Looking to Refresh Your Home With Essential Oils? A Diffuser Can Get the Job Done

To choose which diffuser is right for your home, you will have to evaluate the four types: heat, evaporative, nebulizing, or ultrasonic.

Kori Williams - Author

Feb. 22 2024, Published 4:57 p.m. ET

A diffuser on a tray alongside candles in a bedroom.
Source: iStock

When making your house a home, the air around you can greatly impact how much you enjoy the space. ACs and fans can help keep things cool, but an essential oil diffuser can bring new life into the otherwise stale air around you.

Article continues below advertisement

For many, essential oils are a key part of self-care. But with so many different diffusers on the market now, how do you know which one to buy? And just how does a diffuser work? We've broken down how these devices get the job done and how to pick the right one for your space.

A diffuser sitting on an end table next to flowers and essential oils in a bedroom.
Source: iStock
Article continues below advertisement

How does a diffuser work? Here's how these small machines help you enjoy essential oils.

According to Healthline, a diffuser is a device that dispenses different scents into the air around you via essential oils. Not only can this make your home smell great, they are also a convenient option for aromatherapy. Plus, they can also add a humidifying aspect and don't cost much upfront.

According to SpaRoom, there are four types of diffusers:

  • Heat
  • Evaporative
  • Nebulizing
  • Ultrasonic
Article continues below advertisement

The technology used to make a device works depends on which one you have. With heat diffusers, a small candle sits inside and evaporates the essential oils. Then, the vapor makes it into the air of your home.

Heat diffusers are a great option for residential spaces because of restrictions around open flames in public. However, a clear drawback of heat diffusers is that you can't control the intensity.

A black diffuser in a living room.
Source: iStock
Article continues below advertisement

If you're looking for an evaporative diffuser, the inside of the device comprises a fan and a pad at the bottom. All you have to do is add a few drops of oil to the pad, says Escents Aromatherapy. Over time, the oil evaporates, and the fan disperses the vapors. SpaRoom says many of these options are portable and inexpensive, but they don't work well in large rooms.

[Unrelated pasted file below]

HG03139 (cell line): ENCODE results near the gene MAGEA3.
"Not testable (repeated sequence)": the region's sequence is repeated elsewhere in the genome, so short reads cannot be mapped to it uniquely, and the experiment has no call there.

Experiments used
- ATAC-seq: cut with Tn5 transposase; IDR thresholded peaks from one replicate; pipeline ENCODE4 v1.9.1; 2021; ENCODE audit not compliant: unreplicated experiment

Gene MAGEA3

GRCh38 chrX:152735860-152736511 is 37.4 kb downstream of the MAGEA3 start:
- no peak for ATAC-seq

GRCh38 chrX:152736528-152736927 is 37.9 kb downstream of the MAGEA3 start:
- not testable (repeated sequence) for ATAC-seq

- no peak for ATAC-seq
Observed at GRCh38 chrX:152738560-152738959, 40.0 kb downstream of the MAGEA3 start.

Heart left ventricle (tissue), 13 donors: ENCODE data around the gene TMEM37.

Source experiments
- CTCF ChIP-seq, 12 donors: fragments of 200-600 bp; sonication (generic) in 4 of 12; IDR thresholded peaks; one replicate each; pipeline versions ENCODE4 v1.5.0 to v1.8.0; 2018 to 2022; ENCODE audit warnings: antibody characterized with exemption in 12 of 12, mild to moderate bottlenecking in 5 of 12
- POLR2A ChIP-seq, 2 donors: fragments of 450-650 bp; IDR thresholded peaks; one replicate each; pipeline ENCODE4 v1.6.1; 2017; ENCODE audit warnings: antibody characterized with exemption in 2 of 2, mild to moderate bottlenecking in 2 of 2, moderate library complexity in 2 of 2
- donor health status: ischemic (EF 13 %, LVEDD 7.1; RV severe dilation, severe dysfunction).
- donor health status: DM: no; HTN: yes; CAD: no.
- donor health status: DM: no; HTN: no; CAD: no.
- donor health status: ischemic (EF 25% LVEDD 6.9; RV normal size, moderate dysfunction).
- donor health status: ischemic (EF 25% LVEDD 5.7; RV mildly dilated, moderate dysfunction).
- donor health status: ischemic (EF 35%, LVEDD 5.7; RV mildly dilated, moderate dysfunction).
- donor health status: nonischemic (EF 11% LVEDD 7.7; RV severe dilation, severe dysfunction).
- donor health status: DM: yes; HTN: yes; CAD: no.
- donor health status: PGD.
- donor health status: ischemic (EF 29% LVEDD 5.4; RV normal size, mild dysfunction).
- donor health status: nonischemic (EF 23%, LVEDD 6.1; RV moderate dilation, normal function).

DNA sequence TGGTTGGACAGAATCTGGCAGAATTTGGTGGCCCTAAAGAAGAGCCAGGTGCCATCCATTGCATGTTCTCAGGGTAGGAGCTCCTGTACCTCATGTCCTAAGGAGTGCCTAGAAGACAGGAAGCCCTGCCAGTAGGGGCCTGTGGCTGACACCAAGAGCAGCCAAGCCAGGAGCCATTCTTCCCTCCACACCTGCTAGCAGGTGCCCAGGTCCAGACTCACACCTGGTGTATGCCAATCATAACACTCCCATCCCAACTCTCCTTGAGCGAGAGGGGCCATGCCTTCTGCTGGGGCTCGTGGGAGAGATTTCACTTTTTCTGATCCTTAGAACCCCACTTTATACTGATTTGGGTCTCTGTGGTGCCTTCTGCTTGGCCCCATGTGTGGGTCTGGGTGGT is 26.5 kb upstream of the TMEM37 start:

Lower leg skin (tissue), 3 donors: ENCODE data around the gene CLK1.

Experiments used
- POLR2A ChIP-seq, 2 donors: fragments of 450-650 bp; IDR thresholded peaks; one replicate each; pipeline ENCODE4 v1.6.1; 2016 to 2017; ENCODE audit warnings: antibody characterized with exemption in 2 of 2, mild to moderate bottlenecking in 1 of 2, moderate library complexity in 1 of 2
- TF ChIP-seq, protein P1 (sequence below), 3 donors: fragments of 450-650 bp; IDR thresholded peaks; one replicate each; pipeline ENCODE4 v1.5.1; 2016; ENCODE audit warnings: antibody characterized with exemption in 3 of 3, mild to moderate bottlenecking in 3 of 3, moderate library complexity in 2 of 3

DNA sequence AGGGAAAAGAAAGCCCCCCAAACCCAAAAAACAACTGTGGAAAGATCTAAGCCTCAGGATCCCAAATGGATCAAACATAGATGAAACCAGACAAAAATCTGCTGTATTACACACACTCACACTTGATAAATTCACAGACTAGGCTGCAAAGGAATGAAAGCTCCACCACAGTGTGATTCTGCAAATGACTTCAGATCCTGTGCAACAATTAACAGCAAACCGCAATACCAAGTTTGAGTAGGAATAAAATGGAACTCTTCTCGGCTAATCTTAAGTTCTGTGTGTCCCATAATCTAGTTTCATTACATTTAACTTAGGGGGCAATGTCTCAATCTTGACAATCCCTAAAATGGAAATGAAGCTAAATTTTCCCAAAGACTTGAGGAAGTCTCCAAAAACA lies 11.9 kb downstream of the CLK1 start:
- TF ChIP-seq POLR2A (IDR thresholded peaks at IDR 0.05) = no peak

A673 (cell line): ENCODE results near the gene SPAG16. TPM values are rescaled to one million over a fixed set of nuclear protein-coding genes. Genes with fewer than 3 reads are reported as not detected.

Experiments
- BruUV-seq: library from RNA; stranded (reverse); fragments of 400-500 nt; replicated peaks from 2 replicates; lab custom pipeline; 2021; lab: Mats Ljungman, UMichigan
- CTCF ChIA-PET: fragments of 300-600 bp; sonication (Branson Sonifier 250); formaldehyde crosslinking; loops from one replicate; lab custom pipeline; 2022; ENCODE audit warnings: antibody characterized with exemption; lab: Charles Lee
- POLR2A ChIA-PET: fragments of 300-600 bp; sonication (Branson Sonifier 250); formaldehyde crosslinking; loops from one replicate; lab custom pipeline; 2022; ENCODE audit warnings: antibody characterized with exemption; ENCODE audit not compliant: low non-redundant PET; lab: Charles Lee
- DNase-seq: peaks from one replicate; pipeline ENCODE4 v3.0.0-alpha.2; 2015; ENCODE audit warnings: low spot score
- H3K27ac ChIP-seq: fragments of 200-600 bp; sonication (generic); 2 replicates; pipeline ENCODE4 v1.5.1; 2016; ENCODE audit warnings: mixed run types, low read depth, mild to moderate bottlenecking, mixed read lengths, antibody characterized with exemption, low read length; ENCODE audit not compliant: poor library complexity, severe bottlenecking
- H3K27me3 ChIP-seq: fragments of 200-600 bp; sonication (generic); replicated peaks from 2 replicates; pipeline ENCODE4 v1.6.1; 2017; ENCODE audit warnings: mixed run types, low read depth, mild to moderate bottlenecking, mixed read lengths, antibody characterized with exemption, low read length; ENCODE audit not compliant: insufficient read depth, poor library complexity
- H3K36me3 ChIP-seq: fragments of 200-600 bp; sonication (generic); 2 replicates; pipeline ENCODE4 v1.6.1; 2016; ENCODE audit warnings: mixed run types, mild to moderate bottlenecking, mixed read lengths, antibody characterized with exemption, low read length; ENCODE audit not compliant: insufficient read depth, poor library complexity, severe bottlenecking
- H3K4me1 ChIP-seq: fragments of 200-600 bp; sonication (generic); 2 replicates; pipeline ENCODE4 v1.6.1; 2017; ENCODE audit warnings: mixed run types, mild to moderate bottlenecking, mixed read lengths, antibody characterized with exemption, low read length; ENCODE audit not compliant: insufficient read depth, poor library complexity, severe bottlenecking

Next, we have nebulizing diffusers, which are sometimes called atomizing diffusers. According to Greenopedia, these use an atomizer to get the oils into the air and then a spout releases the scent. Nebulizing diffusers do not require heat or water and are typically easy to use with no real setup required. However, they can be loud and go through oils faster than other designs.

Article continues below advertisement

Lastly, ultrasonic diffusers use water along with essential oils to give the air a refresh. Ultrasonic diffusers also double as a humidifer which is great if you're in a drier climate, but they do require frequent cleaning to prevent mold.

A wooden diffuser on a wooden table.
Source: iStock
Article continues below advertisement

Ready for a diffuser of your own? Here's how to make the best choice.

Ultimately, deciding which diffuser is best for you and your needs is a personal choice. But with all the brands on the market, it can be difficult to choose. Consider your lifestyle, the size of the room you want to use it in, if you have kids or pets, and other factors that contribute to the overall feeling of your home.

According to Get Canopy, the placement of your diffuser is also important. For ultrasonic and evaporative options, keep these away from windows. The sunlight could cause algae and bacteria to grow in the tank. Also, keep in mind that SpaRoom points out that evaporative ones don't work well in big rooms. But if you're keeping your diffuser next to you on your desk at work, it should work well.

More from Green Matters

Latest Living News and Updates

    Opt-out of personalized ads

    © Copyright 2024 Green Matters. Green Matters is a registered trademark. All Rights Reserved. People may receive compensation for some links to products and services on this website. Offers may be subject to change without notice.